Can I use javascript to place one element on different places, one for mobile and one for desktop?

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I am adding an element in the dom using javascript. I have added an using insertBefore() to place it where I want it on the mobile view. But in desktop it is supposed to be placed on a different space on the website. How can i solve this?

Just using CSS is not an option due to already existing elements that i cant't move.

    var priceWrapper = document.querySelector('.price-info-wrap')
    var mainContainer = document.querySelector('.price-info')
    var addUrgency = document.getElementById('urgency')
    priceWrapper.insertBefore(addUrgency, mainContainer)

The code provided is how I have placed "addUrgency" witch is the div I need to put elsewhere on desktop.

You can do it, but it's a bad idea.

Lay out your elements starting with smallest screen width you need, then work outwards from there using CSS Media queries to adjust the layout at specific screen widths as and when you need to.

In this case, if you can't do it any other way you could have both elements where you like them and then show/hide depending on the viewport width. Something like:

@media (min-width:800px)  { 
   //your non-mobile styles and classes go here
      display: inline-block;

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You could use navigator.userAgent and determine if the browser is a mobile browser. There is also an question with really good answeres on doing that on StackOverflow: Detecting a mobile browser

Another option is to check the viewport-size with javascript. Which can be a better solution in the case you have css-rules in place that are responsive to the viewport-size , like: @media (width):

let width = Math.max(document.documentElement.clientWidth, window.innerWidth || 0);

After that it is a simple if-else to decide where to place your element.

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You can use the onresize event. But, I have to note, that having two identical elements (perhaps using clone() to copy #addUrgency) in the DOM on their right places and display/not display them using CSS media queries instead of using Javascript to re-lay elements every time the viewport is resized is a better solution. However, to answer your question here is the most straightforward approach using your code. It also worth to note, that resize event can fire pretty fast, so you probably will want to throttle the function relay (answers are on StackOverflow).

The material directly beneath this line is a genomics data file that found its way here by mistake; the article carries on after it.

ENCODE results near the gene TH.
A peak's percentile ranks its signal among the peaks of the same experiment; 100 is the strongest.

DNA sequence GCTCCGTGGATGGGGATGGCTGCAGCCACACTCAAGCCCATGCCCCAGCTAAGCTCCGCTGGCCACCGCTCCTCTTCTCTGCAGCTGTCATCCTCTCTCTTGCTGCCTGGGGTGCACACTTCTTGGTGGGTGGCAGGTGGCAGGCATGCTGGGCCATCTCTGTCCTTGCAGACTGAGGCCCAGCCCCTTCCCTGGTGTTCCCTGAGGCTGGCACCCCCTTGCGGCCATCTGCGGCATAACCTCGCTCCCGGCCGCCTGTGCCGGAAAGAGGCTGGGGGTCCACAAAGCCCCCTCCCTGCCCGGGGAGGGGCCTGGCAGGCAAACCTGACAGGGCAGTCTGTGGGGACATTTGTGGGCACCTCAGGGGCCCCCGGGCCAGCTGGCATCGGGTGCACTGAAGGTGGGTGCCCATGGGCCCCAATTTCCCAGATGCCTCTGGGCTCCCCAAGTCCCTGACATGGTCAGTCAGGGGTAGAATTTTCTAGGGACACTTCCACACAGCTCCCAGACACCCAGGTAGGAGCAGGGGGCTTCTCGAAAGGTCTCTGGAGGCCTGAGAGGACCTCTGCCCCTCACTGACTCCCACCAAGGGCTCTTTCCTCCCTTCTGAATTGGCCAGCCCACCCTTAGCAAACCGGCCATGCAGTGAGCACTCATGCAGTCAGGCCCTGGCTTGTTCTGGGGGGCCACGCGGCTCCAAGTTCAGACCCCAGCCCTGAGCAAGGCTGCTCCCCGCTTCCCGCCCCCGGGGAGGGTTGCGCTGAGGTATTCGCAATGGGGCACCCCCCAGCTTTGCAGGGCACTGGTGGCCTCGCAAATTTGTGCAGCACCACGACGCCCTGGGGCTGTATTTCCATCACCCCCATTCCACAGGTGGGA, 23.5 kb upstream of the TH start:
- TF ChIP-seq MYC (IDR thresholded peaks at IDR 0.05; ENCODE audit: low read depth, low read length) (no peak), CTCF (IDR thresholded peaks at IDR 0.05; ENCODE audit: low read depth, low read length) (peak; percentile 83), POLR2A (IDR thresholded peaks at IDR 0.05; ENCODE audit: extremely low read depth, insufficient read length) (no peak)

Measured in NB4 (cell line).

function relay(){
    var addUrgency = document.getElementById('urgency');
    if(`mobile view`){ //here goes a condition to determine what view you have. 
         var priceWrapper = document.querySelector('.price-info-wrap');
         var mainContainer = document.querySelector('.price-info');
         priceWrapper.insertBefore(addUrgency, mainContainer);
         // Insert where you want it on desktop view
window.onload = function() {
    document.body.addEventListener("resize", relay);

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Creating a Mobile-First Responsive Web Design, E-commerce sites can have many use cases across contexts. accessible and utilize the user's location to enhance the mobile experience. and can be accessed by many mobile devices, tablets, desktop browsers and future <meta name="viewport" content="width=device-width, initial-scale=1" />. If you really value the clarity of using .mjs for modules versus using .js for "normal" JavaScript files, but don't want to run into the problem described above, you could always use .mjs during development and convert them to .js during your build step.

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Ignoring inline styles, the other approach that we can use to introduce elements to the goodness that is CSS styling involves JavaScript. We can use JavaScript to directly set a style on an element, and we can also use JavaScript to add or remove class values on elements which will alter which style rules get applied.

  • The problem with doing something like this is that if the user resizes the browser on the desktop, the element will end up somewhere other than where you want it. I'd almost recommend having it in both places in your markup, and then using CSS media queries to hide one of the two based on the width of the page.